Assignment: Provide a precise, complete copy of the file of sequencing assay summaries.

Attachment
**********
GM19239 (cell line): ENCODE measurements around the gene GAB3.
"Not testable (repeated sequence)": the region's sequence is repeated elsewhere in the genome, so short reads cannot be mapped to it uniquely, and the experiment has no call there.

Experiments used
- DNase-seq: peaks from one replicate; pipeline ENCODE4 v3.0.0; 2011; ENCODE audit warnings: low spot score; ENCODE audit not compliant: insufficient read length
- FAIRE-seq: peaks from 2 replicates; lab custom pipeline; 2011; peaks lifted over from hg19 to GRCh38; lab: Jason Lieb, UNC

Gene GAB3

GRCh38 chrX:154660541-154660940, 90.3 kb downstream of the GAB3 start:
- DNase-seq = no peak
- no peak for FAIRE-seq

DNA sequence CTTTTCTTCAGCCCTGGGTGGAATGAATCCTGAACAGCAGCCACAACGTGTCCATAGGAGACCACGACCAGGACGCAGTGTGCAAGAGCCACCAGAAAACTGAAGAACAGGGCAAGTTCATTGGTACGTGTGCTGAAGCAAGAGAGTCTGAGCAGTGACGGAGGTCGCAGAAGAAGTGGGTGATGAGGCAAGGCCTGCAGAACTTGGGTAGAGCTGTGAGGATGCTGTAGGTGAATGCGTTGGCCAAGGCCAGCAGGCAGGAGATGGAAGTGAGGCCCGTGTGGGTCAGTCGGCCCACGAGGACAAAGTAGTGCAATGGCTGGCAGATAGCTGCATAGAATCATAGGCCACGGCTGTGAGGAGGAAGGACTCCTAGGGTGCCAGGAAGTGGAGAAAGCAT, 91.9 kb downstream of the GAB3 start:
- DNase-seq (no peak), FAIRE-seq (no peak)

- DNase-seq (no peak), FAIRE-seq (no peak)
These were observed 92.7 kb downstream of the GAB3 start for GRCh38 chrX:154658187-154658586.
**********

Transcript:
GM19239 (cell line): ENCODE measurements around the gene GAB3.
"Not testable (repeated sequence)": the region's sequence is repeated elsewhere in the genome, so short reads cannot be mapped to it uniquely, and the experiment has no call there.

Experiments used
- DNase-seq: peaks from one replicate; pipeline ENCODE4 v3.0.0; 2011; ENCODE audit warnings: low spot score; ENCODE audit not compliant: insufficient read length
- FAIRE-seq: peaks from 2 replicates; lab custom pipeline; 2011; peaks lifted over from hg19 to GRCh38; lab: Jason Lieb, UNC

Gene GAB3

GRCh38 chrX:154660541-154660940, 90.3 kb downstream of the GAB3 start:
- DNase-seq = no peak
- no peak for FAIRE-seq

DNA sequence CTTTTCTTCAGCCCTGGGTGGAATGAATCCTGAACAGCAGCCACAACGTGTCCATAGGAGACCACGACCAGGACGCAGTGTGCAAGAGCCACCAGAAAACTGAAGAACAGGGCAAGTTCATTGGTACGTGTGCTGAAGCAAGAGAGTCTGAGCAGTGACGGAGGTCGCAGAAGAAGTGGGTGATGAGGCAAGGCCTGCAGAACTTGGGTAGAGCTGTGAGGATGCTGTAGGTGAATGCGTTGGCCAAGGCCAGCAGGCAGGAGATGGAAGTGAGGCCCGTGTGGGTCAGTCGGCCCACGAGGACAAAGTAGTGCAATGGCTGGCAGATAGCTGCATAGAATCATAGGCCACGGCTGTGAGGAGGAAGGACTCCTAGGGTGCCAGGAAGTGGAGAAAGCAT, 91.9 kb downstream of the GAB3 start:
- DNase-seq (no peak), FAIRE-seq (no peak)

- DNase-seq (no peak), FAIRE-seq (no peak)
These were observed 92.7 kb downstream of the GAB3 start for GRCh38 chrX:154658187-154658586.